Just like a Hollywood movie, you know the ending to this blog. You know I’m still alive and writing. ET goes home. Bill and Ted have excellent adventures. Mattie Ross sees her father’s killer brought to justice. Killer shark is brought to justice for killing tourists by police chief. Guy has a stroke and slowly recovers, enough so that he’s able to write about it. (Introduce sweep of full orchestra swelling to life-fulfilling crescendo)
The idea behind Re-doable is that I’d write about the stroke in chronological order, starting in February 2011, a full nine months after my stroke. It was the first time I felt I had my mojo back and could sustain and entertain the slog of blog writing. This meant slaving over a keyboard for about a week for new post, typing, editing, getting the facts straight, worrying over phrases and sorting through memories that cropped up when deep thinking about a subject. It was a cathartic experience – still is.
Now, though, I need to interrupt to bring you what we call in the news business, breaking news, a news bulletin (American phrase), or news flash. Something happened that my consultant specialist wanted to see me in a hurry last month because he was amazed at what he found.
The stroke left me with a blocked carotid artery on the left side – completely – I saw it. My original consultant showed me the result of the scan on my neck done two days after my stroke and the image showed the artery was completely blocked. It was like a child had coloured the space between two lines in black. I was told that it was what caused the stroke. The artery was effectively dead and I wouldn’t get it back.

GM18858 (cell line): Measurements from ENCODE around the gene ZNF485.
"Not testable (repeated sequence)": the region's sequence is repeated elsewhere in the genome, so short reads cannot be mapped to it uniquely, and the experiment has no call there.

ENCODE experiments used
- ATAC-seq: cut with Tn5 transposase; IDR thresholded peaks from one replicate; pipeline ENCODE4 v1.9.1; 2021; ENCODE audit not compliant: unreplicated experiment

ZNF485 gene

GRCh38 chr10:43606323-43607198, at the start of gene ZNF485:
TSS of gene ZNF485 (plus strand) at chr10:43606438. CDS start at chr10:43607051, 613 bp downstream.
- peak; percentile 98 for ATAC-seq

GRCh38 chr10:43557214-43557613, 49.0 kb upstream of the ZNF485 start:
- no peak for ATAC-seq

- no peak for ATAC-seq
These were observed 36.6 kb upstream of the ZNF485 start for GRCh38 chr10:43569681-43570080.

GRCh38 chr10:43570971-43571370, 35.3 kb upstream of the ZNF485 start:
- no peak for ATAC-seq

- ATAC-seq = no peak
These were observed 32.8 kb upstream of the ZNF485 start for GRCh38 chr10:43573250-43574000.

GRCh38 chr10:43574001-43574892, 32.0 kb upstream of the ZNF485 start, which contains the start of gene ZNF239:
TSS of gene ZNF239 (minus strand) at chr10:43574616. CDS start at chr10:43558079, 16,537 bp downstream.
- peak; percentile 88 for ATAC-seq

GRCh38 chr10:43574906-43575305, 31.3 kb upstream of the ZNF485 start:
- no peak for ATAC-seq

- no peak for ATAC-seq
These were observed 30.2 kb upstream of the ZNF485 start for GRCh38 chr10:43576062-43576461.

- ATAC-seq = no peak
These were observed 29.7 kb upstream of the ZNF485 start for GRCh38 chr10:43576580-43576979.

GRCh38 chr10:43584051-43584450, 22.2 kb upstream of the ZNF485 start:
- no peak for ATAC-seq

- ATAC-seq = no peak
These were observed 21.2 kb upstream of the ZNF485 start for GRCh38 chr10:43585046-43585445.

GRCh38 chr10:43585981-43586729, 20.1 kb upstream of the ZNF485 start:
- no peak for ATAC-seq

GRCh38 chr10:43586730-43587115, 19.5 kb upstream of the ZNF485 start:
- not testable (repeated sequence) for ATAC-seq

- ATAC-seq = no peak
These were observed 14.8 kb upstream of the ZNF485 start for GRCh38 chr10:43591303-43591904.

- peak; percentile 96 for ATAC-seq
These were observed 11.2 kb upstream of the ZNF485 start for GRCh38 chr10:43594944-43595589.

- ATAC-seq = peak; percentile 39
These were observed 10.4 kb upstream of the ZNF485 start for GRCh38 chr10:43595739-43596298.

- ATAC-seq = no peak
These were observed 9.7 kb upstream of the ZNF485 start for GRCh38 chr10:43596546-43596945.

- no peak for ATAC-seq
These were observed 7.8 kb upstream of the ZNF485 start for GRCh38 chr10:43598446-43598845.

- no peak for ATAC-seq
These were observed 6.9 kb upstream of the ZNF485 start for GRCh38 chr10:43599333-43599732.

That was the state of the left side.
This new appointment, 14 months later (at my insistence, not the registrar [junior doctor] who said it had already been looked at), was to check a scan on the right side, to make sure I didn’t have “furring” that would cause another stroke. It was the same – clear. And just to be sure, they scanned the left side at the same time.
The vascular surgeon brought me in with a sheaf of papers and looked rather solemn with a medical student in tow. At this point I’m expecting the worst (cancer of the: name the body part).
Now the consultant says he’s got sort of good news and bad news.
The left side artery, the dead one that caused the stroke, showed in the scan it had opened up, and the doctor says that never happens.
The doctor is quick to add that it doesn’t mean I’ll regain the speech I lost, it means I’ve made medical history.
(Whoppee. I’ll notify the Guinness World Records people. They’ll want to know of a reborn artery that has come back from the dead.)
It also means I stand a chance of having another stroke.
(Whoppee- yippee yeah ky yeah – I might get to go through this wonderful experience AGAIN)
So the doctor is going check with some experts so he can give me the best advice on whether to operate or not.
See what happens when you have the best diet and exercise – you open yourself to further danger!
Stay tuned. We now return to my regularly scheduled, time-delayed blog.